“Superb! Surprisingly uplifting!” “If you’re looking for a way to find some holiday spirit but aren’t ready to take in one of the many fine productions of ‘A Christmas Carol’ being offered throughout the region, this may be the answer.”

Lyric’s ‘Hold These Truths’ Brings Light to Dark Chapter of American History   —The Theater Mirror


“[Michael Hisamoto] immerses himself in the character of Hirabayashi, delivering a subtly textured portrayal that conveys a vivid sense of the personality, as well as the fervent idealism, of a man who was willing to sacrifice his freedom for a cause.”

In ‘Hold These Truths,’ how a country turned on its own people   —The Boston Globe


“Gracefully staged by director Benny Sato Ambush, who is aided mightily by the adroit, feathery movements of the kurogos (Khloe Alice Lin, Gary Thomas Ng, and Samantha Richert). The trio’s actions as stagehands (and, on occasion, pantomimists) are deftly choreographed by Jubilith Moore.”

Theater Review: “Hold These Truths” — A Vital Lesson   —The Art Fuse


“Scenic designer Shelley Barish has set the play against a backdrop of sliding screens, as if the action were taking place in a traditional Japanese home. White fabric floats above the stage to serve as a screen for Jonathan Carr’s projections, which alternate between the WWII battles and the bleak landscapes where the camps were located. The music and sound score, created by Arshan Gailus, add to the Japanese-style aura.”

Hold These Truths   —Theater Mania


It was wonderful to see Spiro stride confidently onto the stage with just a cane. He seemed the strongest he’s been since the illness and his voice was back to its old self. My best to you and him and everyone at Lyric for a happy, healthy holiday season.



When the lights first illuminate the stage for the opening act of We Hold These Truths now playing at the Lyric Stage, Michael Hisamoto in the role of Gordon Hirabayashi is sitting in a chair facing the audience. There is a very long pause before he begins to speak. This creates an expectation that what we are about to hear from Mr. Hirabayashi is going to very important. In fact, not only what develops on that stage important, it is also deeply moving.

A Powerful Work About A Principled American Standing Up To Hatred And His Government   —Boxing Over Broadway



“It’s the case for a lot of historical figures in the Asian-American community that they’re not widely known,” said Michael Hisamoto, who stars as Hirabayashi. “He’s a testament to being brave and standing up for your principles even though you fear what you might lose.”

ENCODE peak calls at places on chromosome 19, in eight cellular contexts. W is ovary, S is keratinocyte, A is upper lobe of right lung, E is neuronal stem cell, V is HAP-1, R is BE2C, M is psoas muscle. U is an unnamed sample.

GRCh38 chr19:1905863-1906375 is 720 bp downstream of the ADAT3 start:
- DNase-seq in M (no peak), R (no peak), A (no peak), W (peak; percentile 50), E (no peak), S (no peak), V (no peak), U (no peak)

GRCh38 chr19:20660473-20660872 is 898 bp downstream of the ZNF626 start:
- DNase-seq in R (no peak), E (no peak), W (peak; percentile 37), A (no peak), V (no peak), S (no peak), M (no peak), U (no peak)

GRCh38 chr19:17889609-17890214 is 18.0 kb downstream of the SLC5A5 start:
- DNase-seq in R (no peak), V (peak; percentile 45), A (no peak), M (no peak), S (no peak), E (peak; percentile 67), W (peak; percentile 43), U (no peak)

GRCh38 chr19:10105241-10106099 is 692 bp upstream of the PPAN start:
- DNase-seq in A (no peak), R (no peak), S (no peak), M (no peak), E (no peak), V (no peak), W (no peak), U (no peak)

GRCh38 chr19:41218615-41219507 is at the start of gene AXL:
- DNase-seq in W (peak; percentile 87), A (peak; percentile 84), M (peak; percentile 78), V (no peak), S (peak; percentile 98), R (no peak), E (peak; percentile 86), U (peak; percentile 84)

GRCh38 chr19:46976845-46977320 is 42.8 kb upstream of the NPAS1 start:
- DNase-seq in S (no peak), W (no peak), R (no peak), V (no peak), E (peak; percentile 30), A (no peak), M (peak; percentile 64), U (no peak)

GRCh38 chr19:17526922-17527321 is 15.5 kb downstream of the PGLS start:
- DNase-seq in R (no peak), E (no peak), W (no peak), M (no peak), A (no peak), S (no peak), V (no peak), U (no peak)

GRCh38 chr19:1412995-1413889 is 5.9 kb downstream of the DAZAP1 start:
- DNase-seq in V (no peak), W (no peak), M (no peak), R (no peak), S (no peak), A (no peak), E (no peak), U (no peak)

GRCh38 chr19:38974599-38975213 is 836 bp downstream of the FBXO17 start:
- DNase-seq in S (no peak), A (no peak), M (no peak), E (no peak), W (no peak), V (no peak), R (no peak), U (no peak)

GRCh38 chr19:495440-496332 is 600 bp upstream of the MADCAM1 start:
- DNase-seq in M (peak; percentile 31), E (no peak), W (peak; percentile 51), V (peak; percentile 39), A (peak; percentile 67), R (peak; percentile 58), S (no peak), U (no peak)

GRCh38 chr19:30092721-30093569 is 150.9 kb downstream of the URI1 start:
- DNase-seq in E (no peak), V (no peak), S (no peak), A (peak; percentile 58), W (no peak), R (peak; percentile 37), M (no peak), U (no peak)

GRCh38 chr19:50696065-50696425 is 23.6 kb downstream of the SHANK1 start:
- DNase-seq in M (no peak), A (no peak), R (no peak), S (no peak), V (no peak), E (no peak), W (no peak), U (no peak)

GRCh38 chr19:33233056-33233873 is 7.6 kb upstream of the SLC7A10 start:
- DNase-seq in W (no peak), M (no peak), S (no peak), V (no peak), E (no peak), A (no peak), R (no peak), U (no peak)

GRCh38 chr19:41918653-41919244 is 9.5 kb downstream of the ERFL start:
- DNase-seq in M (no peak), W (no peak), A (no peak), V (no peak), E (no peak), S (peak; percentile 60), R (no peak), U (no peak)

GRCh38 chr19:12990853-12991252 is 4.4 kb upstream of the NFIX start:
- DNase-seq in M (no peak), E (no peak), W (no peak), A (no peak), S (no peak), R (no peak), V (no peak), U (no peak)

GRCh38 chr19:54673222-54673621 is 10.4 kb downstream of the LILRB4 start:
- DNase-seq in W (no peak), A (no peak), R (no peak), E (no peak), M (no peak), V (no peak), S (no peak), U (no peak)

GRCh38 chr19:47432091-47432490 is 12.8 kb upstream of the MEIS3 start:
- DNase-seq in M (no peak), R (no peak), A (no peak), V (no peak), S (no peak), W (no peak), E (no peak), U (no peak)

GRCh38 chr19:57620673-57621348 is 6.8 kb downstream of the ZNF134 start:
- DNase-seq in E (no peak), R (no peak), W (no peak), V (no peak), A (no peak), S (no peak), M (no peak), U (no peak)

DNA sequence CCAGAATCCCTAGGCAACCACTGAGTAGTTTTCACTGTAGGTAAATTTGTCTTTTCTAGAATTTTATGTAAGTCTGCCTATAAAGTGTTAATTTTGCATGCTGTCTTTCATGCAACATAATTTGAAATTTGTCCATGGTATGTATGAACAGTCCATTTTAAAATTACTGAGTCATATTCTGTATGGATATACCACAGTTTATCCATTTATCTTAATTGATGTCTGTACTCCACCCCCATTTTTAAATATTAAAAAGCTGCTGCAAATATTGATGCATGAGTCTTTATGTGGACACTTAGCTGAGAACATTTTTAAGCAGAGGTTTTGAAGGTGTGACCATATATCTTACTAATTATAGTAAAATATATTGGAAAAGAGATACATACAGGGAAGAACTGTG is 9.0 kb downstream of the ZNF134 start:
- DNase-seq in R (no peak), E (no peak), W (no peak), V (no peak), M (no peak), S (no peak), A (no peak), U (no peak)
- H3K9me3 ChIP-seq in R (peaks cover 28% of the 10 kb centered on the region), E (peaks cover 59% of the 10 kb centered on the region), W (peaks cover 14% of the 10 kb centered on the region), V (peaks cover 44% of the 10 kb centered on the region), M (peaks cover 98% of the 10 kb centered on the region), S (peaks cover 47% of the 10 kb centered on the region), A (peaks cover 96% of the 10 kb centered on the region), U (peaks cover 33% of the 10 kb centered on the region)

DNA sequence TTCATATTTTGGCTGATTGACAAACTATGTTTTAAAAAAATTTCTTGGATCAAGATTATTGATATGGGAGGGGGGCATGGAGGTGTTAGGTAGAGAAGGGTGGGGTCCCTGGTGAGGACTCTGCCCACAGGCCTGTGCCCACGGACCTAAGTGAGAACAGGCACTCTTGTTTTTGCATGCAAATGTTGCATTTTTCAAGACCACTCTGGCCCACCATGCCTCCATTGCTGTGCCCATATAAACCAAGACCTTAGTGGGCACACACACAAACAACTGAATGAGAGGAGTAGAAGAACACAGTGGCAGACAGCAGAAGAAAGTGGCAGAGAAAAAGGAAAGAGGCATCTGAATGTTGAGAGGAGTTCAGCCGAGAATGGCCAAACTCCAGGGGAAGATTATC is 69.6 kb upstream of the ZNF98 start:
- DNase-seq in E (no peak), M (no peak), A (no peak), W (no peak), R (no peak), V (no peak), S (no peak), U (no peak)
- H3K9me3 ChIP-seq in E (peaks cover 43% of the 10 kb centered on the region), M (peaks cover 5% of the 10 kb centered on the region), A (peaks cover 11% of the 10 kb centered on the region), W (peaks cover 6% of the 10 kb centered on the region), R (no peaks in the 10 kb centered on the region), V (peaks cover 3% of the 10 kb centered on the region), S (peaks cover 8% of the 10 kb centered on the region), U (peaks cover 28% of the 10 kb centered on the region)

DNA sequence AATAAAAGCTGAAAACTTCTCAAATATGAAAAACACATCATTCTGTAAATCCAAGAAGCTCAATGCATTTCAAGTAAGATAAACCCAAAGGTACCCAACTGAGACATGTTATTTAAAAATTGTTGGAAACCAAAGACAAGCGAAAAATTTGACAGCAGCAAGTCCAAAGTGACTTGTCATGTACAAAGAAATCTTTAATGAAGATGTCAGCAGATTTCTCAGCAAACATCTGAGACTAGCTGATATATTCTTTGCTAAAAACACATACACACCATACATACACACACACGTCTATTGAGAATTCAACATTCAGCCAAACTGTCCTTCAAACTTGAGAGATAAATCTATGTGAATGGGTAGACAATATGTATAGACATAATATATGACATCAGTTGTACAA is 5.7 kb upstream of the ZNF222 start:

One-man play tells the story of a man who resisted the internment of Japanese-Americans   —Wicked Local Reading


Director Benny Sato Ambush describes “Hold These Truths” as a “one-man show with a cast of thousands.” To augment actor Michael Hisamoto’s performance, Sato Ambush has enlisted the help of choreographer Jubilith Moore, who has integrated kurogos, traditional stage attendants in the Japanese theater forms of kabuki and noh, into the play.

A ‘Dream’ team for New Rep’s ‘Man of La Mancha’   —Boston Globe


“Gordon was the picture of principled resistance, sustained over a lifetime,” said director Benny Sato Ambush. “He insisted he was an American citizen — who looked like he did and had an ancestry like his — and that he be treated equally.”

‘Hold These Truths’ brings Japanese-American internment to center stage   —Sampan

Cast & Crew


* denotes member of Actor’s Equity Association
** denotes member of United Scenic Artists (USA-Locat 829)
*** denotes member of Stage Directors and Choreographers Society (SDC)

Road Show

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Music and lyrics by Stephen Sondheim, book by John Weidman
Co-Directed by Spiro Veloudos and Ilyse Robbins
Music direction by Jonathan Goldberg
Choreography by Ilyse Robbins


Production sponsored by Nina & Don Berk
Co-Director Spiro Veloudos sponsored by Richard & Sally Zeckhauser
Co-Director and Choreographer Ilyse Robbins sponsored by Glenda & Bob Fishman
Music Director Jon Goldberg sponsored by Jo-An Heileman
Orchestra Sponsored by Dick Rousseau

Runtime: Approximately 90 minutes with no intermission
Box Office: 617-585-5678 |
Click Here for Directions, Parking Info, and Local Restaurant Info


On his continuing journey through the works of Stephen Sondheim, director Spiro Veloudos brings us Sondheim’s latest work, Road Show, the true boom-and-bust story of two of the most colorful and outrageous fortune-seekers in American history. From the Alaskan Gold Rush to the Florida real estate boom in the 1930s, entrepreneur Addison Mizner and his fast-talking brother Wilson were proof positive that the road to the American Dream is often a seductive, treacherous tightrope walk.   As the Guardian said, “Road Show is lyrically witty, musically rich, and has the sardonic satirical appeal of the Sondheim-Weidman Assassins.”

“Unquestionably worth the trip!  Emotional richness, a spry score, and fiddle-fast lyrics.” — The Telegraph


Road Show was inspired by a New Yorker article Stephen Sondheim read about the real-life Mizner brothers, Addison and Wilson, who were born in California in the late 1800s. Beginning at the deathbed of their father who encourages them to go out and mold the new nation, the musical spans the globe from the Klondike gold rush to India, Hawaii, Guatemala, New York, and eventually the real-estate boom of Boca Raton, Florida. Over 40 years, the brothers seek out the amorphous and elusive American Dream through the booms and busts of the early 20th century, with bouts of brotherly love and hate. The musical travelogue takes a close look at the optimism and opportunism of the time through the lens of two ambitious, eccentric, and charming individuals.